Bullied Kids Speak Out: We Survived—How You Can Too
“When I was in school, I never thought it would get better. I can still hear my classmates laughing at me. I can still feel the sting of all those parties I never got invited to, the football games on Friday nights I longed to attend but didn’t dare because I knew I’d be sitting alone in the bleachers, humiliated and ashamed. Don’t even get me started about what it was like in the cafeteria at lunch or in the locker room after gym class.” In the introduction to “Bullied Kids Speak Out: We Survived—How You Can Too,” Jodee Blanco, the book’s author, uses these words to describe the long-lasting impact of being bullied, harassed and pushed around by the mean kids at school. What irks Blanco the most about bullying, and led to her becoming an activist who has written four books on this subject and regularly speaks to teens and school boards, is the behavior of students and teachers who witness the bullying but don’t do much to stop it or come to the victim’s defense. Blanco asserts that “bullying isn’t just the mean things you do but all the nice things you don’t do.”
In “Bullied Kids Speak Out: We Survived—How You Can Too,” Blanco presents the experiences of 17 teens in their own words — in some cases the descriptions of verbal and physical abuse are explicit and told in graphic detail not to offend or shock but to allow the reader to understand the depth of pain and betrayal felt by these victims. The uniqueness of this book is its focus on how these 17 teens overcame the bullying incidents to turn “lemons into lemonade,” and to make a difference in their schools and communities. In some cases the lives of other bullied teens were improved too. For each teen, Blanco writes an uplifting message about how the teen dealt with his or her situation; however she is not afraid to point out to these teens that some actions, such as when Zach locked himself in his room and Tiffany got drunk at a beach party, were detrimental or dangerous.
The actions of these resilient teens are remarkable. For instance, there is Taylor, a cool girl in school, who befriended a not so cool girl, and for this kind act she was kicked off the cheerleading squad. Taylor started an anti-bullying club and revised her school’s anti-bullying policies. There is Aamina, a Muslim teen, who was liked by everyone. Her parents owned a popular restaurant in the community. Aamina’s life spiraled down, and her parents’ restaurant almost went bankrupt as a result of a growing prejudice in the community against Muslims. Aamina and her mother started a chapter of a Muslim Mother-Daughter Club in their town. Because Aaron is gifted, he has been picked on since kindergarten. The bullying eventually got so bad that Aaron in high school stopped going to class and doing homework, and began getting Cs and Ds that made it difficult to get accepted to the kind of college his parents wanted him to attend. Finally, at his parents’ suggestion, he wrote a letter to his first choice college explaining why his grades in the latter part of high school were so low. Fortunately, things worked out for Aaron, but Blanco’s advice to teachers is not to single out teens as “examples of excellence,” which may open them up to the mean taunts of teens. Instead, save the kind words for a one-on-one talk.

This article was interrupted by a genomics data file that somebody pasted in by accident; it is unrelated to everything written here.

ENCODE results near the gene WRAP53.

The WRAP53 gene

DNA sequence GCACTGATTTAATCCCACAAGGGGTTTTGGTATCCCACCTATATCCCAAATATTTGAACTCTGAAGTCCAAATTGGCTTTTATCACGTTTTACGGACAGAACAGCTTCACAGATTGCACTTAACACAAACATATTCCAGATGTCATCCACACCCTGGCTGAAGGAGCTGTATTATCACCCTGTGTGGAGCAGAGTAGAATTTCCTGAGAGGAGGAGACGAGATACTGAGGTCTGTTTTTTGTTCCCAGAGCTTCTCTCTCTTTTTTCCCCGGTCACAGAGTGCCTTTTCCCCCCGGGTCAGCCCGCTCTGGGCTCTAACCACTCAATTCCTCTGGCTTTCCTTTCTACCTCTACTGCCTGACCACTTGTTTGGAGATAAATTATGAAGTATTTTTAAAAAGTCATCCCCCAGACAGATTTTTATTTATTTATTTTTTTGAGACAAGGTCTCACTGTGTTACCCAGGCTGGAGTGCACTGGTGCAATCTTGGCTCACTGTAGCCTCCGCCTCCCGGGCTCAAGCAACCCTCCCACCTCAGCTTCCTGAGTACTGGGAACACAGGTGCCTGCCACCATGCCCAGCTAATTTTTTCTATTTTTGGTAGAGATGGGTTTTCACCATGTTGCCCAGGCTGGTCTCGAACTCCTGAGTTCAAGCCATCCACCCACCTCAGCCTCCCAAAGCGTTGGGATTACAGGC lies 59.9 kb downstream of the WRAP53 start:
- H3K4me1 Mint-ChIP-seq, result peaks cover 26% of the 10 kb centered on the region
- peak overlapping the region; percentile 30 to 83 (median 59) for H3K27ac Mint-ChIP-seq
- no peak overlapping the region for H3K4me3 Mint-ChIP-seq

Blanco’s message to teens is to never give up in the face of bullying! If you are bullied, do something about it — don’t back down and act the victim because there is nothing wrong with you! The 17 true-life accounts presented in this book are clear evidence that not backing down has great dividends. She writes, “They never gave up. Some took longer than others, and some made a lot of mistakes before getting it right, but every one of them found a way to stand up to their bullies and reclaim their lives.” Blanco’s second message is for educators and youth workers who may not know what to do, so they choose to do nothing instead. Blanco suggests anti-bullying policies be in place and followed and that expectations for the ways teens treat each other become frequent topics of conversation.
Blanco survived her own bullying during high school to author four books on the topic, including the New York Times best-seller “Please Stop Laughing at Me…” She travels to schools, sharing stories about overcoming bullying. This is a book whose message needs to be heard over and over again.
Additional resources about bullying:
More information about Jodee Blanco’s effort to vanquish bullying are available at jodeeblanco.com, where Blanco presents programs for teens and administrators.
The National Youth Violence Prevention Resources Center at Fact for Teens: Bullying.
The Centers for Disease Control and Prevention provides lots of information about youth violence and bullying utilizing federal statistics and numbers at cdc.gov/violenceprevention/youthviolence/.